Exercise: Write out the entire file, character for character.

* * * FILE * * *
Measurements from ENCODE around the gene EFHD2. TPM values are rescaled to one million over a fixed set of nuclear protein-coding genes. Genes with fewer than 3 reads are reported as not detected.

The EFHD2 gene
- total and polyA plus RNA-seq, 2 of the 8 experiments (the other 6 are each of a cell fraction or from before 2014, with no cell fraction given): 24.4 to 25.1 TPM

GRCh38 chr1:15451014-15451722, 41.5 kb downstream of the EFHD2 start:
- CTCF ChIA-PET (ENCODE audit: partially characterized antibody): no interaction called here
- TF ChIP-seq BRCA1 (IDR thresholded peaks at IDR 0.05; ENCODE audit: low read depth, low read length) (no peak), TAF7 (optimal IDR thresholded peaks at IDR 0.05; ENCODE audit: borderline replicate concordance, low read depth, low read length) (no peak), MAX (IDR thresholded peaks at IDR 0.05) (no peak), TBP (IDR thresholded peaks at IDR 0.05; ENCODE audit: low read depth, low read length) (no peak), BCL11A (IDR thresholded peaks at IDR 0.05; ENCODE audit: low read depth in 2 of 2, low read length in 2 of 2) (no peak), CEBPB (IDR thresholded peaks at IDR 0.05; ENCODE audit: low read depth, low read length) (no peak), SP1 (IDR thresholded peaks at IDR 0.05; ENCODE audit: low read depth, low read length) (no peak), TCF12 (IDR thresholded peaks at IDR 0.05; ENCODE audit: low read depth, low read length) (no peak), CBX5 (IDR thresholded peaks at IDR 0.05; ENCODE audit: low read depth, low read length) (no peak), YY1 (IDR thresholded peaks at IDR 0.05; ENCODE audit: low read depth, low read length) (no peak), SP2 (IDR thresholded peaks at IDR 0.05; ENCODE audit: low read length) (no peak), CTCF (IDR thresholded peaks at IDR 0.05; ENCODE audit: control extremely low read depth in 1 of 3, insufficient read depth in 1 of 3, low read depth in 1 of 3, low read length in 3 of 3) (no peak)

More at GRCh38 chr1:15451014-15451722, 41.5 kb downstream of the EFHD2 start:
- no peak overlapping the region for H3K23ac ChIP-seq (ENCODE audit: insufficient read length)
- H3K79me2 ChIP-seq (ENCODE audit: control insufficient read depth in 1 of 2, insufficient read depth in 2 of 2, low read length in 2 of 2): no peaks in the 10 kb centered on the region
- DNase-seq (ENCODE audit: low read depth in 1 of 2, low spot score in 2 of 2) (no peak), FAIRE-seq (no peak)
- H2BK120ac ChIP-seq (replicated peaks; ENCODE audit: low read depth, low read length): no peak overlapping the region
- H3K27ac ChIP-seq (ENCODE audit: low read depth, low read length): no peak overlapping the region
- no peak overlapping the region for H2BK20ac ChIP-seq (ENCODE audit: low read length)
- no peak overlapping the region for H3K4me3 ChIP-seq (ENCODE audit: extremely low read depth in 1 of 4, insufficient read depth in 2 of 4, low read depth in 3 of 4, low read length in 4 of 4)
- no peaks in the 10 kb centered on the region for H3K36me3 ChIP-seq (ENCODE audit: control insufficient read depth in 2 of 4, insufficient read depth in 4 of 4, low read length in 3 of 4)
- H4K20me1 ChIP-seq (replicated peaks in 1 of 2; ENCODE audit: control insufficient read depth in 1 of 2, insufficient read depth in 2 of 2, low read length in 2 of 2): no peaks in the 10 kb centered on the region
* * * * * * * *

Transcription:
Measurements from ENCODE around the gene EFHD2. TPM values are rescaled to one million over a fixed set of nuclear protein-coding genes. Genes with fewer than 3 reads are reported as not detected.

The EFHD2 gene
- total and polyA plus RNA-seq, 2 of the 8 experiments (the other 6 are each of a cell fraction or from before 2014, with no cell fraction given): 24.4 to 25.1 TPM

GRCh38 chr1:15451014-15451722, 41.5 kb downstream of the EFHD2 start:
- CTCF ChIA-PET (ENCODE audit: partially characterized antibody): no interaction called here
- TF ChIP-seq BRCA1 (IDR thresholded peaks at IDR 0.05; ENCODE audit: low read depth, low read length) (no peak), TAF7 (optimal IDR thresholded peaks at IDR 0.05; ENCODE audit: borderline replicate concordance, low read depth, low read length) (no peak), MAX (IDR thresholded peaks at IDR 0.05) (no peak), TBP (IDR thresholded peaks at IDR 0.05; ENCODE audit: low read depth, low read length) (no peak), BCL11A (IDR thresholded peaks at IDR 0.05; ENCODE audit: low read depth in 2 of 2, low read length in 2 of 2) (no peak), CEBPB (IDR thresholded peaks at IDR 0.05; ENCODE audit: low read depth, low read length) (no peak), SP1 (IDR thresholded peaks at IDR 0.05; ENCODE audit: low read depth, low read length) (no peak), TCF12 (IDR thresholded peaks at IDR 0.05; ENCODE audit: low read depth, low read length) (no peak), CBX5 (IDR thresholded peaks at IDR 0.05; ENCODE audit: low read depth, low read length) (no peak), YY1 (IDR thresholded peaks at IDR 0.05; ENCODE audit: low read depth, low read length) (no peak), SP2 (IDR thresholded peaks at IDR 0.05; ENCODE audit: low read length) (no peak), CTCF (IDR thresholded peaks at IDR 0.05; ENCODE audit: control extremely low read depth in 1 of 3, insufficient read depth in 1 of 3, low read depth in 1 of 3, low read length in 3 of 3) (no peak)

More at GRCh38 chr1:15451014-15451722, 41.5 kb downstream of the EFHD2 start:
- no peak overlapping the region for H3K23ac ChIP-seq (ENCODE audit: insufficient read length)
- H3K79me2 ChIP-seq (ENCODE audit: control insufficient read depth in 1 of 2, insufficient read depth in 2 of 2, low read length in 2 of 2): no peaks in the 10 kb centered on the region
- DNase-seq (ENCODE audit: low read depth in 1 of 2, low spot score in 2 of 2) (no peak), FAIRE-seq (no peak)
- H2BK120ac ChIP-seq (replicated peaks; ENCODE audit: low read depth, low read length): no peak overlapping the region
- H3K27ac ChIP-seq (ENCODE audit: low read depth, low read length): no peak overlapping the region
- no peak overlapping the region for H2BK20ac ChIP-seq (ENCODE audit: low read length)
- no peak overlapping the region for H3K4me3 ChIP-seq (ENCODE audit: extremely low read depth in 1 of 4, insufficient read depth in 2 of 4, low read depth in 3 of 4, low read length in 4 of 4)
- no peaks in the 10 kb centered on the region for H3K36me3 ChIP-seq (ENCODE audit: control insufficient read depth in 2 of 4, insufficient read depth in 4 of 4, low read length in 3 of 4)
- H4K20me1 ChIP-seq (replicated peaks in 1 of 2; ENCODE audit: control insufficient read depth in 1 of 2, insufficient read depth in 2 of 2, low read length in 2 of 2): no peaks in the 10 kb centered on the region